The government of Maharashtra has planned to give an extensive boost in infrastructure and manufacturing facilities of electric vehicles in the state. The most commonly expressed concern for EV buyers today is the lack of availability of charging infrastructure within the cities and highways. The new policy proposes to set up around 2500 charging stations in seven major urban cities and four highways, i.e. Mumbai-Pune, Mumbai-Nashik, Mumbai-Nagpur, Pune-Nashik. The state government decided to set up 1500 charging stations in the greater Mumbai region, Pune- 500, Nagpur and Nashik- 150, Aurangabad- 75, Amravati- 30, Solapur- 20. 

Incentives are available on setting up the first 15,000 slow charges and 500 fast chargers on private land. Urban local bodies are also encouraged to provide property tax rebates to residential owners for installing private charging infrastructure. For the upcoming projects, the state government has made EV-ready parking spaces mandatory in 20% residential apartments, 25% in institutional and commercial complexes, and 100% in government offices. 

Impact of the policy on the economy

Maharashtra aims to be India’s top electric vehicle producer in terms of annual production capacity. The state government incentivised EV production facilities, advanced chemistry cell battery factories, and EV manufacturing plants and targets to establish at least one ‘Giga Factory’ for manufacturing hydrogen fuel cells. 

The provisions under the new policy will open a gateway of opportunities to Maharashtra’s youth and ease the state government’s efforts to invite more EV companies to set up their factories in Maharashtra. The Maharashtra government has decided to waive off stamp duty and exempt electricity duty payments, which will help EV companies to run a successful yet profitable business in Maharashtra as compared to other states. 

Why are EVs expensive?

The main reason behind the EVs’ high price is their components, especially the batteries. EV battery comprises lithium-ion cells and uses expensive metals such as lithium, cobalt, nickel, and manganese. Mass production of these batteries is a challenge, and supply chains are minimal. The existence of natural resources like lithium, cobalt is also limited. Moreover, the technology used in EVs is relatively newer, and demand and awareness about the vehicle are quite lower.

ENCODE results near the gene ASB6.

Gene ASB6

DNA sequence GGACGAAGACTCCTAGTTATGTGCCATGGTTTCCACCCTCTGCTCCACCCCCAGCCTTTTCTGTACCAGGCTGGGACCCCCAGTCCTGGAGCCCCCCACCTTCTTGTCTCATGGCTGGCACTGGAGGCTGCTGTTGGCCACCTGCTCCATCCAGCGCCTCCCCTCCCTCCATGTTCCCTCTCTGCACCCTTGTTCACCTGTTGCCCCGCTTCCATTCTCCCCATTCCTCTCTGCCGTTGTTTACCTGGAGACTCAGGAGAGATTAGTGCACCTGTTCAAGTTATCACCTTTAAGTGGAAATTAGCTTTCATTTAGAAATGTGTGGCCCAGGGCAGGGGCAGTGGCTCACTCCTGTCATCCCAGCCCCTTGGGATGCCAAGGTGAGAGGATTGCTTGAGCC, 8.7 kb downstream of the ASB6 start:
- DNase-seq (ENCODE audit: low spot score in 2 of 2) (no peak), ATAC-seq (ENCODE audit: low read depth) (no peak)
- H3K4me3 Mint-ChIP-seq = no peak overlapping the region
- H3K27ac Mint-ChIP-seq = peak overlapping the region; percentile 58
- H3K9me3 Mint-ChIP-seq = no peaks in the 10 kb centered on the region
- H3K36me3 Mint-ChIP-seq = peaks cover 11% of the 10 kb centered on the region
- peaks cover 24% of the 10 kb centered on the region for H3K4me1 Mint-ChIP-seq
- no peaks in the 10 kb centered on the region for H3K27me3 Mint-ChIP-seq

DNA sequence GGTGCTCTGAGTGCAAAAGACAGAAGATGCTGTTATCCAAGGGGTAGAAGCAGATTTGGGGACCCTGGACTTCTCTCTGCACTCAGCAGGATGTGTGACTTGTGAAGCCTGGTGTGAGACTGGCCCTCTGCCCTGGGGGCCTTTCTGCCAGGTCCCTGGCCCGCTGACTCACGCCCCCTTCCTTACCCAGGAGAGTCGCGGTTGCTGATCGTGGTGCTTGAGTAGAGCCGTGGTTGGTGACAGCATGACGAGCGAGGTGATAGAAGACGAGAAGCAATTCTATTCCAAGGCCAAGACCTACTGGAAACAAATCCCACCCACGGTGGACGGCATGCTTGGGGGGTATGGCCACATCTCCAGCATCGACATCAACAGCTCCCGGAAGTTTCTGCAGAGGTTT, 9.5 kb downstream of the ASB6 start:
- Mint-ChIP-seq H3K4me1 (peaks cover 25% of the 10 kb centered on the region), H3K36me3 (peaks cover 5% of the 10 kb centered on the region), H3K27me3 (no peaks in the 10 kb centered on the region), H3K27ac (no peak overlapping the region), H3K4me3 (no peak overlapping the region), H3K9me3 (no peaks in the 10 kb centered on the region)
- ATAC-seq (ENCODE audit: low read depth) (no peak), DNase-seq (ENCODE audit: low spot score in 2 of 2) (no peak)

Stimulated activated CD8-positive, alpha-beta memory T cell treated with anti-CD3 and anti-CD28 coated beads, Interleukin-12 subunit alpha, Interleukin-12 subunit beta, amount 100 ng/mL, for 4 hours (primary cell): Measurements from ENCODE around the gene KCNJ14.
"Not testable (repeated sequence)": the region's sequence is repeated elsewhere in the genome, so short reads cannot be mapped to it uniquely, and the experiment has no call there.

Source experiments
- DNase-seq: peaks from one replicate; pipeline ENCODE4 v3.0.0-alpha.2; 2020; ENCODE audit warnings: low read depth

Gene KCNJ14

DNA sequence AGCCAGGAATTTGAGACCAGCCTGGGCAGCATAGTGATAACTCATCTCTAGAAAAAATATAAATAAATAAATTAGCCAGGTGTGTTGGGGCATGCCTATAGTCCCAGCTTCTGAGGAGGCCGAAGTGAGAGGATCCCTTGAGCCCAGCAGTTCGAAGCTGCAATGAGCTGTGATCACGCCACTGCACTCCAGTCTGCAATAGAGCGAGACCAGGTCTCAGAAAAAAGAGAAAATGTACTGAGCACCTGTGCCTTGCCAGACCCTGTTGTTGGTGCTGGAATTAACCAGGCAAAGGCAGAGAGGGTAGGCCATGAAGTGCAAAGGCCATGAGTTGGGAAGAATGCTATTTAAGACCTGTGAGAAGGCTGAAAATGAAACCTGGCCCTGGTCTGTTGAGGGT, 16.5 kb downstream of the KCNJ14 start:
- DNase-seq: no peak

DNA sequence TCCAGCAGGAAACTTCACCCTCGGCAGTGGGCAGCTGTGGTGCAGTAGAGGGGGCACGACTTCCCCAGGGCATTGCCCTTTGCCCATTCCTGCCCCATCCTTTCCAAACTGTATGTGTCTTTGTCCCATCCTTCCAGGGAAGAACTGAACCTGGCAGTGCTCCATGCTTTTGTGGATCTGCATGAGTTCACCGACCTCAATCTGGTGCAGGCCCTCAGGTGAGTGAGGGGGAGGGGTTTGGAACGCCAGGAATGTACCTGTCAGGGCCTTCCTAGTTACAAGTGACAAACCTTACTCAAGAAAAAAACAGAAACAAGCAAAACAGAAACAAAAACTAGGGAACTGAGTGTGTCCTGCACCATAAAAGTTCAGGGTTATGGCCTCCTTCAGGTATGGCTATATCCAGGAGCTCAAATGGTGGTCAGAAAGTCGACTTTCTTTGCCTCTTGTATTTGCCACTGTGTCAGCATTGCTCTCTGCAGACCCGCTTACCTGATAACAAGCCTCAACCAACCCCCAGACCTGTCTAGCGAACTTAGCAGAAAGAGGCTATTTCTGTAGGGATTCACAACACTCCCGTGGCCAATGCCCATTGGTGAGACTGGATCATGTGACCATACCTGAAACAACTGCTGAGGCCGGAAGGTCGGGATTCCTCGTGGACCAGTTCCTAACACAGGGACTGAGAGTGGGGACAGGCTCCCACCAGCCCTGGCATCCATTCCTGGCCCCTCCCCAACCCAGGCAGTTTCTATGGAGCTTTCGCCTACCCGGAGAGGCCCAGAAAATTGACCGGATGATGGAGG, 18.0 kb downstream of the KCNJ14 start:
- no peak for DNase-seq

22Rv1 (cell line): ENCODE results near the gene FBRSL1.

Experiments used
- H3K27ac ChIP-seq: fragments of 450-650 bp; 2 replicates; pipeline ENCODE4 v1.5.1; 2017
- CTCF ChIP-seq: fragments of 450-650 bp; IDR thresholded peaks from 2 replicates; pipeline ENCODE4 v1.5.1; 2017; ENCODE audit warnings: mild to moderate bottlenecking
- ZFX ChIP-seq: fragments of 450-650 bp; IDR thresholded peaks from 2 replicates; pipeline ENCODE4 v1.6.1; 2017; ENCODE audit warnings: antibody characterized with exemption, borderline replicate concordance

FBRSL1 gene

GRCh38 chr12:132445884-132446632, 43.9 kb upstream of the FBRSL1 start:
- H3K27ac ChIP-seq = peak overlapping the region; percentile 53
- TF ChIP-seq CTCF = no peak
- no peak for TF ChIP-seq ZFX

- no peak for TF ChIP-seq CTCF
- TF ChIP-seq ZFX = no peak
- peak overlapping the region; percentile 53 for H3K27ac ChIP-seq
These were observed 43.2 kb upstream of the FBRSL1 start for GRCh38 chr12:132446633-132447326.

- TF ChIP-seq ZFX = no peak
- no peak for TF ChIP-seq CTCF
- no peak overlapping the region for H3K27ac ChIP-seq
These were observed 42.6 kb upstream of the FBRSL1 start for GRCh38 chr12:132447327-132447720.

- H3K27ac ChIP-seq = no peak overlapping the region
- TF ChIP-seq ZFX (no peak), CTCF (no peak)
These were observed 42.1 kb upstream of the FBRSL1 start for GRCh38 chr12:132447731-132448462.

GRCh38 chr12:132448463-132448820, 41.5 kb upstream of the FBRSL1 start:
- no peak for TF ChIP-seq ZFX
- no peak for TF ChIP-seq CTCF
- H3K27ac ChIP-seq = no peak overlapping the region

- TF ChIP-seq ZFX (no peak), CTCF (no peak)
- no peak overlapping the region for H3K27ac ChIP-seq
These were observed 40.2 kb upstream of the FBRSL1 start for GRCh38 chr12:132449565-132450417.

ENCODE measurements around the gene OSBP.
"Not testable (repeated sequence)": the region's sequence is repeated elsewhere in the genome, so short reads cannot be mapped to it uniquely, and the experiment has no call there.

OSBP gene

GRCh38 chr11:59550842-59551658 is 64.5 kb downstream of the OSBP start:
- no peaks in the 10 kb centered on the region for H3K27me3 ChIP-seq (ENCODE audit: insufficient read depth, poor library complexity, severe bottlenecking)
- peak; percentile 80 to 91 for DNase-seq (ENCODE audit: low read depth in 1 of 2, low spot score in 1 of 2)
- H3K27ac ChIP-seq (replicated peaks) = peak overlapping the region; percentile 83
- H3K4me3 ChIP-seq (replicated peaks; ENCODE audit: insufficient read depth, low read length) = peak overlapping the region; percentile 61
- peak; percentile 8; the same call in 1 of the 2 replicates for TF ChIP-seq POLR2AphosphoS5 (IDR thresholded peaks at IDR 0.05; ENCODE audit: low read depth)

Therefore, several state governments are introducing new EV policies to cater to the needs of EV buyers and introducing various alluring incentives to boost the production and sale of electric vehicles. 

Maharashtra’s neighbour Gujarat has unveiled an Electric Vehicle Policy in 2021 and became the only Indian state to offer the lowest price EVs. Maharashtra by promising attractive incentives has exempted all EVs sold in the state till 2025 from paying road taxes. The government of Maharashtra has planned to increase the manufacturing capacity and create an all-around infrastructure for the efficient use of electric vehicles.  

Other countries with Electric vehicle specific policies

The variety of supporting policies given by several countries is helping to expand the sales of electric cars, with recent electric cars shares approximately 4.6% in worldwide car sales. Significant fiscal incentives provided by several countries geared up the sale of electric vehicles and put forward a need to establish more EV manufacturing and battery industries to increase the competition in the E-vehicles market. Several countries are providing attractive incentives to reduce the price gap of EVs with other conventional vehicles. Norway became the first country to adopt EV policies in the 1990s and subsequently adopted by some nations like the United States in 2008 and China in 2014.